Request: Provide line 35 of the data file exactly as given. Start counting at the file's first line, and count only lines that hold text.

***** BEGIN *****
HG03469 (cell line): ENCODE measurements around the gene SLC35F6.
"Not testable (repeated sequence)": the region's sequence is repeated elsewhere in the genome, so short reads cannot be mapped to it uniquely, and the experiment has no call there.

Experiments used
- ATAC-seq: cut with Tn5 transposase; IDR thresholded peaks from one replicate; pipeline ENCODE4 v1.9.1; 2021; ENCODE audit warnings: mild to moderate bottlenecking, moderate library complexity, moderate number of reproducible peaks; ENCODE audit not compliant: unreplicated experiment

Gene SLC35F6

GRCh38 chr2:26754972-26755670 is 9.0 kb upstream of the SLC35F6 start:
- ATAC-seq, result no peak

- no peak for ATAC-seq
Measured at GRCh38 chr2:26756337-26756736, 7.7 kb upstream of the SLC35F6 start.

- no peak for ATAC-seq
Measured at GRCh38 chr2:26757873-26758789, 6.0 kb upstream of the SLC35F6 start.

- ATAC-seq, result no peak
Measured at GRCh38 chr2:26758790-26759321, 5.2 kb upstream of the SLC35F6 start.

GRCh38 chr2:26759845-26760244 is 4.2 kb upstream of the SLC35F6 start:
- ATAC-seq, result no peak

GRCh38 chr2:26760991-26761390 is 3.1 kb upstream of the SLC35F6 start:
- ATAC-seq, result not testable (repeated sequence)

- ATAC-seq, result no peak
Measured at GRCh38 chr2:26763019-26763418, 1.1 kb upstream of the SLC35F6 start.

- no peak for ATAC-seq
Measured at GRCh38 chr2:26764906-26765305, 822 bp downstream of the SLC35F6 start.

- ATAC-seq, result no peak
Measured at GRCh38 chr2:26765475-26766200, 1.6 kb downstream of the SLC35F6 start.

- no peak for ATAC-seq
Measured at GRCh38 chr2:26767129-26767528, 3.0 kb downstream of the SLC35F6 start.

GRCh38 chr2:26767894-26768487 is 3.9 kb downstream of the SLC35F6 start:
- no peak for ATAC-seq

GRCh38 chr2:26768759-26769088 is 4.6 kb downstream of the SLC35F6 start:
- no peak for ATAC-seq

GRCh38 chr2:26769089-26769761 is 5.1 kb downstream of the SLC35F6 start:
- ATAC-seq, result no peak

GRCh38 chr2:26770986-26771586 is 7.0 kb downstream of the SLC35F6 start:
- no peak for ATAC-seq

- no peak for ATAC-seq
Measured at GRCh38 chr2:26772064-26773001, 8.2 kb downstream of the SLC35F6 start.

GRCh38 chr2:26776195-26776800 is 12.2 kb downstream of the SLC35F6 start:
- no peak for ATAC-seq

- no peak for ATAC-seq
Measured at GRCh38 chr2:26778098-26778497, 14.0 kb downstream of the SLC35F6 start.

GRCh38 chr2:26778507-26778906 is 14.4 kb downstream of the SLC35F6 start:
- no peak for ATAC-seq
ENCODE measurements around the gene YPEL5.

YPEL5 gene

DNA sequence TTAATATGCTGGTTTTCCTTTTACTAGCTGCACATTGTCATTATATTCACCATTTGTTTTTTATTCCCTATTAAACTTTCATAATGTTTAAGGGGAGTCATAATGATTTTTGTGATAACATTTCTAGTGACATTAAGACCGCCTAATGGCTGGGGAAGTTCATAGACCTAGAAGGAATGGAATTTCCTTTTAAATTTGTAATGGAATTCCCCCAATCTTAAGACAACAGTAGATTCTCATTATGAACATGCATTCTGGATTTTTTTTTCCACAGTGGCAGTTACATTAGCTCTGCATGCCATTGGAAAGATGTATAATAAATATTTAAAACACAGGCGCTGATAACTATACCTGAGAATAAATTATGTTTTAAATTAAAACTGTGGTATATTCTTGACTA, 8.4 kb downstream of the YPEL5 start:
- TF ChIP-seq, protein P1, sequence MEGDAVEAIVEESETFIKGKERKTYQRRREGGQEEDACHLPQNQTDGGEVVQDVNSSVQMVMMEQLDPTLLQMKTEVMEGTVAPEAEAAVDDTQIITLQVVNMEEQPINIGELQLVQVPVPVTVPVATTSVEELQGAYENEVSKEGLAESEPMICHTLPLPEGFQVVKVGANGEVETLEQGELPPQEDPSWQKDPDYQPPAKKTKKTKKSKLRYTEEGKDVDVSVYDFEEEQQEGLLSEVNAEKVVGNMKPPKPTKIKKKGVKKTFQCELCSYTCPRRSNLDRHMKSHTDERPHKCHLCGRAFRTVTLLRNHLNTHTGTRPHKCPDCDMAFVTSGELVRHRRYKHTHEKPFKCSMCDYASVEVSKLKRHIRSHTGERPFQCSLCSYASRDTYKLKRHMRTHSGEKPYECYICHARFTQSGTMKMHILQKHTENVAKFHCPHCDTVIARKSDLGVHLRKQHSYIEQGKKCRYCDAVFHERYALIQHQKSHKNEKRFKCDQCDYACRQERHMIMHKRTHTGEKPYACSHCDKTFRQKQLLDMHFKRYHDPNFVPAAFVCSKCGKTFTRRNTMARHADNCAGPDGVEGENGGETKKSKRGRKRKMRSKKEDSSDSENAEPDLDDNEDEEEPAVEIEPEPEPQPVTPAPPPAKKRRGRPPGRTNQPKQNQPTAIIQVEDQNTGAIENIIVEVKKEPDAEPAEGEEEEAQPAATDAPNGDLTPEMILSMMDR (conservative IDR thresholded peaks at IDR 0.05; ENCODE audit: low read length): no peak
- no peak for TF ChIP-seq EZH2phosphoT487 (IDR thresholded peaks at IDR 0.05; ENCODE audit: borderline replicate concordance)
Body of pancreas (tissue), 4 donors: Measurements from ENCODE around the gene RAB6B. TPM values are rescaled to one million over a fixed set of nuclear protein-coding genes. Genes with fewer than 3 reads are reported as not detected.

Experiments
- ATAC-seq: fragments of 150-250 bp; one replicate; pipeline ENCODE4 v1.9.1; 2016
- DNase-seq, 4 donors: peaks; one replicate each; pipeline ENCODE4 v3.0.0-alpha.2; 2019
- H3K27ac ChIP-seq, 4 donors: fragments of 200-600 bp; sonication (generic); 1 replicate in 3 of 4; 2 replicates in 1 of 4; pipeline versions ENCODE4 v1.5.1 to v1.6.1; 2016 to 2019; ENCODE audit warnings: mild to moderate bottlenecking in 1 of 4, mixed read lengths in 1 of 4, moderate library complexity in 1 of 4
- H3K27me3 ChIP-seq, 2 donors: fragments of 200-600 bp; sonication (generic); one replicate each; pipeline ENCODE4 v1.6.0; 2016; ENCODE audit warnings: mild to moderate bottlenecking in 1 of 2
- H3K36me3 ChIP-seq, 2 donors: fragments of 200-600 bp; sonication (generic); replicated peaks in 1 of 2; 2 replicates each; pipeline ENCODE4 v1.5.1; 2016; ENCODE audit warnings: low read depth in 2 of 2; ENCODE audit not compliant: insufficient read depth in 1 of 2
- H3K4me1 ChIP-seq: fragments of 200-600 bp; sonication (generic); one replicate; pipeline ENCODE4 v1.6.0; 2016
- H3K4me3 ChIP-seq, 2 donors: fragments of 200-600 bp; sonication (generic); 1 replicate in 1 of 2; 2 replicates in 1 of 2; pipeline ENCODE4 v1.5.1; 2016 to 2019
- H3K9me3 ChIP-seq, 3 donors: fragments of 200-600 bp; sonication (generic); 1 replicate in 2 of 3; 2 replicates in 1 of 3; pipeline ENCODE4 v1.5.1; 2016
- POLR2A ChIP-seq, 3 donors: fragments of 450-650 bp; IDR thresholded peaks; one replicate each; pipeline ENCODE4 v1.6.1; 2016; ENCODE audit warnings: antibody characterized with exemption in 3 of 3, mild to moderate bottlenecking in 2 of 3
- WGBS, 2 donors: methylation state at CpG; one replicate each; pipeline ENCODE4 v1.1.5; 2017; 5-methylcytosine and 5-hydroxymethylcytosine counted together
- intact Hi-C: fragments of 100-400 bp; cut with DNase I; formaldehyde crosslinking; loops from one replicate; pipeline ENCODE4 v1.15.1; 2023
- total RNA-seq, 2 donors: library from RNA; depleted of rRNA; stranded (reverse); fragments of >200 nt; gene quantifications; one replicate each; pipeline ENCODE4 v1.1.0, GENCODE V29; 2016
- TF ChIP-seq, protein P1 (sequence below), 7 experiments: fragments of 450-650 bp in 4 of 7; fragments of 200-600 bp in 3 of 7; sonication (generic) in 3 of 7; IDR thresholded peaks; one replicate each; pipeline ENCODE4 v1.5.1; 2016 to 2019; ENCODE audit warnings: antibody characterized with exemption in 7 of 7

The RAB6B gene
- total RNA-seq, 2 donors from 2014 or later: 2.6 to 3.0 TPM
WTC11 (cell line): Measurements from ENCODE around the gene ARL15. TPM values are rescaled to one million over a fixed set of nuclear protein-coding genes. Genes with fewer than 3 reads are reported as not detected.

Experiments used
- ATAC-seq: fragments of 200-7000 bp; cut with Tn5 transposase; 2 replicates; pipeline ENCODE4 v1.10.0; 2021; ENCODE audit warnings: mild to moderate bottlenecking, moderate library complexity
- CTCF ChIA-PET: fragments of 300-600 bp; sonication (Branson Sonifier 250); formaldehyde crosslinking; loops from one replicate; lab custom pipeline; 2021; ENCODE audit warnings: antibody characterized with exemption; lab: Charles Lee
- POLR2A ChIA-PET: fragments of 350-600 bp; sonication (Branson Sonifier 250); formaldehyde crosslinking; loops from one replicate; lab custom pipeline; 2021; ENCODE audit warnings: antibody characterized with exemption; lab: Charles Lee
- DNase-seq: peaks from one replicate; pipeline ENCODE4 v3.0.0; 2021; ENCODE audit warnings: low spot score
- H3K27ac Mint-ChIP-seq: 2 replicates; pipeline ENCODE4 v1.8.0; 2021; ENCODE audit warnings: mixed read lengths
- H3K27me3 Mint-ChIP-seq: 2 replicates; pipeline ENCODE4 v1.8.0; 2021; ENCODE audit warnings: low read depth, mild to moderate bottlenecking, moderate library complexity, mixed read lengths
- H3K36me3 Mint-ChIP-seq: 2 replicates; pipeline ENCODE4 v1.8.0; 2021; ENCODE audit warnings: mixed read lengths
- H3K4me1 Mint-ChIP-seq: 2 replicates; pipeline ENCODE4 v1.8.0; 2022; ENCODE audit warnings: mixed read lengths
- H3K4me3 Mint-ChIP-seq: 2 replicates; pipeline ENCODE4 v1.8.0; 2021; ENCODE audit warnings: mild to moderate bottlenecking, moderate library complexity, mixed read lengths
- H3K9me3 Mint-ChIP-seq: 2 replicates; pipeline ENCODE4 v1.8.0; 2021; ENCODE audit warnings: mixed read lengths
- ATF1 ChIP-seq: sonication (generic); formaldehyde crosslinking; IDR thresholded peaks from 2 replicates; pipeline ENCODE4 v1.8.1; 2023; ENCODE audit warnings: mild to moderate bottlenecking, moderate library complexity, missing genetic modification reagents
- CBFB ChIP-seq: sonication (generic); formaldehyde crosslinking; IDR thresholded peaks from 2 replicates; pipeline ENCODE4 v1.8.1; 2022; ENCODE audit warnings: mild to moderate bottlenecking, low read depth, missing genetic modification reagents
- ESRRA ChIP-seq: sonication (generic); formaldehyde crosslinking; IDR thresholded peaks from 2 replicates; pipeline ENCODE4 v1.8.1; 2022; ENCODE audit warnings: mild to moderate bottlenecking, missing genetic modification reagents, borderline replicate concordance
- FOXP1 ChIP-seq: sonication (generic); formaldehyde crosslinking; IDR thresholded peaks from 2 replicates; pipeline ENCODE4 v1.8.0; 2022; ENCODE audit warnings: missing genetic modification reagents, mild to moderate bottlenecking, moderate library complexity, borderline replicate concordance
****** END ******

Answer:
Measured at GRCh38 chr2:26772064-26773001, 8.2 kb downstream of the SLC35F6 start.